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Re: Does "alcohol-free" (0.4%) drinks affect health in any way?
« Reply #35 on: May 25, 2019, 07:50:11 PM »
Personally, I'm not concerned about the very small amount of sugar (or alcohol) in my N/A beer. I enjoy the taste and always have. (My step-father gave me beer when I was a baby, and apparently I loved it. I've certainly liked the taste for as long as I can remember.) I also love fresh carrot juice. Bottled, less so, but I still like it.

The only alcohol I drink is the very small amount in my occasional N/A beer, but the other day I had two of them, and I slept better than I normally do. Fell asleep faster and slept longer. Could be a coincidence. If the bottles are 12 ounces each, then I had the alcohol equivalent of two ounces of beer. And I'm not accustomed to having more than half that, a few times a month.

It would not surprise me if a very small amount of alcohol could affect me.
Daniel
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Offline Quetzalcoatl

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Re: Does "alcohol-free" (0.4%) drinks affect health in any way?
« Reply #36 on: May 26, 2019, 09:04:04 AM »
According to what I have read, alcohol-free (well, almost) beer can give a similar effect as alcoholic beer...


Bullshit.

You read the entire post I see...
"I’m a member of no party. I have no ideology. I’m a rationalist. I do what I can in the international struggle between science and reason and the barbarism, superstition and stupidity that’s all around us." - Christopher Hitchens

Offline jt512

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Re: Does "alcohol-free" (0.4%) drinks affect health in any way?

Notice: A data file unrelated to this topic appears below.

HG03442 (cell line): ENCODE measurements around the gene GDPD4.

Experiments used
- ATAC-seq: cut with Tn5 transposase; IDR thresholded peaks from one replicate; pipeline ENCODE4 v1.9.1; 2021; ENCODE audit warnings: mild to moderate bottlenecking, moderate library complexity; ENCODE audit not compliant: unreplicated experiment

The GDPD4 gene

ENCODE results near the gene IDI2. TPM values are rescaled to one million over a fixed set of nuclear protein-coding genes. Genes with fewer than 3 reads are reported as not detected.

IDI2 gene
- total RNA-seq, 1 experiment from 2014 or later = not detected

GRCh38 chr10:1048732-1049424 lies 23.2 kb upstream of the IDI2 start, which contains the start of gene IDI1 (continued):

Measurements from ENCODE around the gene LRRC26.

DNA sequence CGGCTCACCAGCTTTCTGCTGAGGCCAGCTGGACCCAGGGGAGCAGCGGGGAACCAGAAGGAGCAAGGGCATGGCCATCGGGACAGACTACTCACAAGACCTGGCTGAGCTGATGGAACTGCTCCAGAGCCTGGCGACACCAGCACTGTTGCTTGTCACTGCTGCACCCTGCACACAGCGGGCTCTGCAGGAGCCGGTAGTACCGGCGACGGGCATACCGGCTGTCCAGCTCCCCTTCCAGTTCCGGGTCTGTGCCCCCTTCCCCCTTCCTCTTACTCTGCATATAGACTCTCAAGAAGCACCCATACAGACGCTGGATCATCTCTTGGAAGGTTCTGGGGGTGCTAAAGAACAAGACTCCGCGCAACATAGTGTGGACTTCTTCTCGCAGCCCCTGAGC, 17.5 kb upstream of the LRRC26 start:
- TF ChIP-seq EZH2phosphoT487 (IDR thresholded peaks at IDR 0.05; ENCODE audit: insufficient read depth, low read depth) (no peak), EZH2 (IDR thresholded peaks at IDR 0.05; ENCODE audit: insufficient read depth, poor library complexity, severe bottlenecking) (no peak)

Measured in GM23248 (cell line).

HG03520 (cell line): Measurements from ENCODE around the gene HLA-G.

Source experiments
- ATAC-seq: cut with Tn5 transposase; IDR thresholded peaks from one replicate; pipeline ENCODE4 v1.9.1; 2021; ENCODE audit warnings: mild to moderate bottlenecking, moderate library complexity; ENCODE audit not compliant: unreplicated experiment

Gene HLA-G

« Reply #37 on: May 26, 2019, 09:21:03 AM »
According to what I have read, alcohol-free (well, almost) beer can give a similar effect as alcoholic beer...


Bullshit.

You read the entire post I see...


You see correctly.
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Offline CarbShark

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Re: Does "alcohol-free" (0.4%) drinks affect health in any way?
« Reply #38 on: May 26, 2019, 11:44:16 AM »
Random Poet was right about one thing: you do have to check the label.  I went out and bought three alcohol-free pilsners (without looking first at the labels): a Jever, a Bitburger and a Krombacher.  Turns out that of the three only the Jever contains no sugar.  The Bitburger label states 7.8g carbohydrate per 100 ml, of which 4.4 g, are sugar. In contrast, the Jever label, as advertised, states 2.1 g carbohydrate / 100 ml, 0.0 g sugar.  I tried the Bitburger and it tastes very sweet.  The Jever, on the other hand, does not taste sweet at all.  It has only 13 kcal / 100 ml, and tastes quite similar to regular Jever pilsner.

That's actually a lot of carbs and sugar, per 12 ounces. (Which is the serving size most common in the US).

That's about 28g Carbs and 15g sugar.

A lot more than regular beer (which I stopped drinking 10 years ago):



---Oh, wait, that's not an actual label, but I think the carbs are correct.  I'll double check.


My answer to the question is that alcohol free beer effects health in the same way that any drink, high in fast simple carbs does.

So I avoid it.
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I'm not a doctor, I'm just someone who has done a ton of research into diet and nutrition.

Offline CarbShark

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Re: Does "alcohol-free" (0.4%) drinks affect health in any way?
« Reply #39 on: May 26, 2019, 12:13:50 PM »
Here's some better information



https://www.millercoors.com/sites/millercoors/files/Web%20Site%20Nutritionals%20Update%20Combined%2005-10-2019.pdf


Quote
Miller Genuine Draft
Serving size: 12 fl oz.
12.2g carbs
0g sugar
Ingredients: Water, Barley Malt, Corn Syrup (Maltose – not High-Fructose Corn Syrup), Yeast, Hop Extract, Hops

« Last Edit: May 26, 2019, 12:16:42 PM by CarbShark »
and Donald Trump is President of the United States.

I'm not a doctor, I'm just someone who has done a ton of research into diet and nutrition.